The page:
Appendix B. PGPLOT Symbols
B.1 Character Encoding
The PGPLOT routines that display text, e.g.,
PGMTXT, generate a visible
representation of the characters supplied in a Fortran character
variable or constant. On most computer systems, a Fortran character
can take any of 256 values, numbered 0-255 (decimal). PGPLOT
interprets the values as follows:
The complete character encoding is displayed in Figure B.0. This is for the standard PGPLOT
roman font (font number 2); some of the symbols will differ from font
- These are used for the standard graph markers. On most
computer systems, they are non-printable control characters.
- PGPLOT interprets these according to the US-ASCII
character set, a subset of the ISO-Latin character sets, with one
exception: character number 94, which should be a circumflex (^), is
displayed as a degree symbol (°). The degree symbol is also
available as character 176, which should be used in preference;
eventually the display of character 94 will be corrected.
- These are unassigned; in the ISO-Latin character sets,
they are reserved for non-printable control characters.
- As far as possible, PGPLOT interprets these according
to the ISO-Latin-1 character set. In some cases, required accents are
omitted. I hope to rectify the omissions in a later version of PGPLOT.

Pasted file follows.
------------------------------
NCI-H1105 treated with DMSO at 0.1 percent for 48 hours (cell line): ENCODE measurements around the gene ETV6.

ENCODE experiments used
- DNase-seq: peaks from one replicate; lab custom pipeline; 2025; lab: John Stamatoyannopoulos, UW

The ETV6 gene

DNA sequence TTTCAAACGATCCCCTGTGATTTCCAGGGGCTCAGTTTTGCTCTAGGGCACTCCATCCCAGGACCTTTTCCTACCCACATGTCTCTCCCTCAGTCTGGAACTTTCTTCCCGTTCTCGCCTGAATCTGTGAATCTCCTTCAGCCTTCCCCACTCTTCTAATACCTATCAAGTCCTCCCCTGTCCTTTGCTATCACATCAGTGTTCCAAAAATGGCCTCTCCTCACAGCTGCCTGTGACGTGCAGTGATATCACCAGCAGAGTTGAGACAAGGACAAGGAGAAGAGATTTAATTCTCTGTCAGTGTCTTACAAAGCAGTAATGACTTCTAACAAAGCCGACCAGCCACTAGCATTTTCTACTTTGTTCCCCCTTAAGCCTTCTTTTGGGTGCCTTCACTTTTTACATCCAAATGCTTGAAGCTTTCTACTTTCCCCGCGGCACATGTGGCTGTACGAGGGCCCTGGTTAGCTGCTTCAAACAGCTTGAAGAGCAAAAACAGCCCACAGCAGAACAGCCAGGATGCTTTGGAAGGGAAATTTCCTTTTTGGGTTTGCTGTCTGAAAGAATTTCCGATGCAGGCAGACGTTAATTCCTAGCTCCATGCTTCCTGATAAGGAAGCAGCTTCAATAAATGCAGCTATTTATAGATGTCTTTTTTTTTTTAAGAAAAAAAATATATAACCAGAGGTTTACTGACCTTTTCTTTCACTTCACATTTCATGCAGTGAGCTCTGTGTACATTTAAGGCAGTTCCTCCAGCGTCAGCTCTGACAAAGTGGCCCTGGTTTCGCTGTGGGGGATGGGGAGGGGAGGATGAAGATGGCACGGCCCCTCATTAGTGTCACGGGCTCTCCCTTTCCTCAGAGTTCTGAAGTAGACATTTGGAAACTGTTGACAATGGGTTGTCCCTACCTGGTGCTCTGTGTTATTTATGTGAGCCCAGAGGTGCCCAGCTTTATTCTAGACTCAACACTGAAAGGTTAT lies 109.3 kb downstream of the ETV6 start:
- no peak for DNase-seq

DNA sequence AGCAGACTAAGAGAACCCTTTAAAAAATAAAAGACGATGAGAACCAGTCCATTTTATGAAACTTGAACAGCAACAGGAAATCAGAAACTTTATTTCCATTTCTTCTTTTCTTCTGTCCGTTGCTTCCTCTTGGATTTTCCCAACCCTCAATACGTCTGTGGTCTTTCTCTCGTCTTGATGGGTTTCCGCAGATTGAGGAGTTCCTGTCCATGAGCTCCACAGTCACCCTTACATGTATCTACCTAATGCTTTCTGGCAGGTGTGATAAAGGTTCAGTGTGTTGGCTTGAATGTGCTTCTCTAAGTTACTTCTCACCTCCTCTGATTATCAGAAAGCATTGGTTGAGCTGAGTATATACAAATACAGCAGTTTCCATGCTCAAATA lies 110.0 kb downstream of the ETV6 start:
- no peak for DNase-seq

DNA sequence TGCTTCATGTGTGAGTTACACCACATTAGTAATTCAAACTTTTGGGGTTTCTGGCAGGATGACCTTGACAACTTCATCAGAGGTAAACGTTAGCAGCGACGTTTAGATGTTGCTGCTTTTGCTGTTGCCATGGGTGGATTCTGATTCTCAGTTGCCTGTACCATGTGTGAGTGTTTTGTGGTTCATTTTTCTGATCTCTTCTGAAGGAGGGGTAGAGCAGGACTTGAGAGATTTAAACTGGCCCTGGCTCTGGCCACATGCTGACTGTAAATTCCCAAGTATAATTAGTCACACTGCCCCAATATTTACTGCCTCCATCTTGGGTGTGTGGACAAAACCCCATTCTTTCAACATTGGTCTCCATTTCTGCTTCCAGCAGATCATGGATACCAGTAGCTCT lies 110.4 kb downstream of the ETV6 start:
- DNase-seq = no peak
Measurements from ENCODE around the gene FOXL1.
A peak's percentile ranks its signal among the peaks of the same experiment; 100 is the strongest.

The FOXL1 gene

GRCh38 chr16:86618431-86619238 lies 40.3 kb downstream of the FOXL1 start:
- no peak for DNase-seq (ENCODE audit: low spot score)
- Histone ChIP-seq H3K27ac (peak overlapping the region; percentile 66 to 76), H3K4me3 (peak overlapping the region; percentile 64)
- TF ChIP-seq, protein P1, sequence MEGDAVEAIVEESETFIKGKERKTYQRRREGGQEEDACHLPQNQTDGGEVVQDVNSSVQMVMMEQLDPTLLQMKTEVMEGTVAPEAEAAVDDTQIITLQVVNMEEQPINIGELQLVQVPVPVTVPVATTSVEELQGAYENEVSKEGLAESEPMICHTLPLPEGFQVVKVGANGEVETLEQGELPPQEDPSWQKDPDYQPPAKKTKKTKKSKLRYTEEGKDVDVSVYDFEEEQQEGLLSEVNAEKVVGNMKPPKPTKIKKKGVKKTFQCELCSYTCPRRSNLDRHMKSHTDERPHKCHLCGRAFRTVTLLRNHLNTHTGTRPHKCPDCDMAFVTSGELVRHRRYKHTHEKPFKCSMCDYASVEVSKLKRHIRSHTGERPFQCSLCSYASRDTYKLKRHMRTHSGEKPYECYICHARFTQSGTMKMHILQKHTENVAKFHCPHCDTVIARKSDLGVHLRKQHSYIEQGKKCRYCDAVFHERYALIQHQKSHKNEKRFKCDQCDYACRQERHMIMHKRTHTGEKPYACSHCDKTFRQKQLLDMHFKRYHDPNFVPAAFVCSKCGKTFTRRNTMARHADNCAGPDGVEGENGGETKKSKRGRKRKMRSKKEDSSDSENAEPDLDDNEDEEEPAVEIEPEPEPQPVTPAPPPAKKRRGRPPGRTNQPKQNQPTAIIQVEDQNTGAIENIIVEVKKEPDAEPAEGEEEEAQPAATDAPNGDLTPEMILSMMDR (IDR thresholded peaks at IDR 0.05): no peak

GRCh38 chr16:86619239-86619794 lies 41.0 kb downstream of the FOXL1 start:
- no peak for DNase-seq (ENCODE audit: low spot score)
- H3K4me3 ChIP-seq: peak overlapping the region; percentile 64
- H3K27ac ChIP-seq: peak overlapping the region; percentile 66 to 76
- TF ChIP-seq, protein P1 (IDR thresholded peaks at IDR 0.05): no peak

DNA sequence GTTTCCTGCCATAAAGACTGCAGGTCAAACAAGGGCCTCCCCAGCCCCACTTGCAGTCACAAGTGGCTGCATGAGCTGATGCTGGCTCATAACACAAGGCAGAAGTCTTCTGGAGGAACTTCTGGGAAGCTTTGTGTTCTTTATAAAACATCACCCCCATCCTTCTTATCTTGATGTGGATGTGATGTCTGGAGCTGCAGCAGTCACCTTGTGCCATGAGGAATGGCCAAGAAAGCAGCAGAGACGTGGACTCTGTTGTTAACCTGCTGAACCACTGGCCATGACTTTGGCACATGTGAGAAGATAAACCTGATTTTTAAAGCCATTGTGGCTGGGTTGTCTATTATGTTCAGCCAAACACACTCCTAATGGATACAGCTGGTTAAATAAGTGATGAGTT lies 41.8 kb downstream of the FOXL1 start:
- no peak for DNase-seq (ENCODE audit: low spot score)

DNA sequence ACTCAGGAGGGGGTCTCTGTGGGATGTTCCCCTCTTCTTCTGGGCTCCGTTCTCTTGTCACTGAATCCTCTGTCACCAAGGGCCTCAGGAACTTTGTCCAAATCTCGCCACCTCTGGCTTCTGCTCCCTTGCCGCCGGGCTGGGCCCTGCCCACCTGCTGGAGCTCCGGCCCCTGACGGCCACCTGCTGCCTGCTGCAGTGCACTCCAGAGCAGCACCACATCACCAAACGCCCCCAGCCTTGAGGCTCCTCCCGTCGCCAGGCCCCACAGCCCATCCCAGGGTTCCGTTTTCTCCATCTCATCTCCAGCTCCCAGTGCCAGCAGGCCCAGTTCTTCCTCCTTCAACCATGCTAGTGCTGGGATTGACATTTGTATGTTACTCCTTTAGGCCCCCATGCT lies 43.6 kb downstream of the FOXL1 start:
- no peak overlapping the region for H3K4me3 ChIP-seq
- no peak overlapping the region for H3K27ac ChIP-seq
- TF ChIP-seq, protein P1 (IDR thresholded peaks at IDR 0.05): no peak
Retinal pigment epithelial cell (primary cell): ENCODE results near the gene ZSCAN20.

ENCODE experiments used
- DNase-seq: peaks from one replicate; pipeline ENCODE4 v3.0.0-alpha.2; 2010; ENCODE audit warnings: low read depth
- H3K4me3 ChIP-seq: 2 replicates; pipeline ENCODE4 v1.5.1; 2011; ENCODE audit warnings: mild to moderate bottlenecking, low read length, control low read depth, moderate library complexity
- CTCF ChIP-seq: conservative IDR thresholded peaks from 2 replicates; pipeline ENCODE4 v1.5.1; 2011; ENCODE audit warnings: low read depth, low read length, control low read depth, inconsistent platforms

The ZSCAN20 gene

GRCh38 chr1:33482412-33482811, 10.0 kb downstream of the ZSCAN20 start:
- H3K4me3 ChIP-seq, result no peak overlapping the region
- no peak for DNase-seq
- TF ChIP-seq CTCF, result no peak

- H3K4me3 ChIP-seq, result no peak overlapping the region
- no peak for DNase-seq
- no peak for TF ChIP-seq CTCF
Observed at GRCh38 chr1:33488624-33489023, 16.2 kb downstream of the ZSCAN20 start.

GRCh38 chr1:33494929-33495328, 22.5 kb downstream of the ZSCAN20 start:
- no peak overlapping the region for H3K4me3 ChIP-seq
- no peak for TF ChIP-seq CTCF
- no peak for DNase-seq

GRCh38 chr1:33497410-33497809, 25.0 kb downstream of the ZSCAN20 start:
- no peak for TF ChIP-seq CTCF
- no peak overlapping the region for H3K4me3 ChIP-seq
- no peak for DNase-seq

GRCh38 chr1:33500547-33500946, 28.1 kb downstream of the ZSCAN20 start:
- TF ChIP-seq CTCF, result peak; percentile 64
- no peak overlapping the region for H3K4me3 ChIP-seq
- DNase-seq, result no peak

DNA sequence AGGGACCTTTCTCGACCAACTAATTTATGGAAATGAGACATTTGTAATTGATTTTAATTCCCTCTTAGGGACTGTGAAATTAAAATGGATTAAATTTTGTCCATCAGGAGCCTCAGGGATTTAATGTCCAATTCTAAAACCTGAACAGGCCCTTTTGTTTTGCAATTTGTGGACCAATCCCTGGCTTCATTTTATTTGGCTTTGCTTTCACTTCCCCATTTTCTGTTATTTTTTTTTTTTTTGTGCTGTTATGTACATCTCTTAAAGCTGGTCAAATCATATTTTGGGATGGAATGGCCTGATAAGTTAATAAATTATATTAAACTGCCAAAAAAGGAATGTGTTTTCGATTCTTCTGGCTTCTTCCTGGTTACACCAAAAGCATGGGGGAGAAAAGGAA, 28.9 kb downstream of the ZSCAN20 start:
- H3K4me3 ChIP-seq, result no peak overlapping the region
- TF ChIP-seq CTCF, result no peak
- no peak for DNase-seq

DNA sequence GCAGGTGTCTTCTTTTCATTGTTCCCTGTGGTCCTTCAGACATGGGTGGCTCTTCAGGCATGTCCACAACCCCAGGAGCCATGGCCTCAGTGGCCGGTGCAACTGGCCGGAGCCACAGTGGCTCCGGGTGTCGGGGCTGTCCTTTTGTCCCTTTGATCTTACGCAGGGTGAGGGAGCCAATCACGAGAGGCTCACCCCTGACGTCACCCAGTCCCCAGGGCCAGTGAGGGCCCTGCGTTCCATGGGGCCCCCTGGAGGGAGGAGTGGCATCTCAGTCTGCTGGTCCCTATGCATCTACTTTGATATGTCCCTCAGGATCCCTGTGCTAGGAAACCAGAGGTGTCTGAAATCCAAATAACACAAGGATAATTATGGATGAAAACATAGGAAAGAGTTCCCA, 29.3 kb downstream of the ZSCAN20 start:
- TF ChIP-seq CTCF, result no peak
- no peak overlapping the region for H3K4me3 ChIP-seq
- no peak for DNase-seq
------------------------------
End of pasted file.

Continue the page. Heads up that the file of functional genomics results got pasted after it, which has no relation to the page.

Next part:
Note that if your computer system does not use the ISO-Latin-1
character set, the output of a PGPLOT program will not correspond to
the characters in the source code.
B.2 Additional Symbols
An escape code allows a large number of additional symbols to
be displayed by PGPLOT. Each symbol is composed of a set of vectors,
based on digitized type fonts devised by A. V. Hershey of the US Naval
Postgraduate School, and is assigned a number in the range 0-4000.
Figures B.1 to B.7 show the graphical representation of all the
available symbols arranged according to Hershey's numerical sequence;
the blank spaces in this table represent ``space'' characters of
various widths. Note that not every number has an associated
character. Any character can be inserted in a text string using an
escape sequence of the form
nnnn is the 4-digit Hershey number.
Next: Appendix C
Tim Pearson, California Institute of Technology,
Copyright © 1996 California Institute of Technology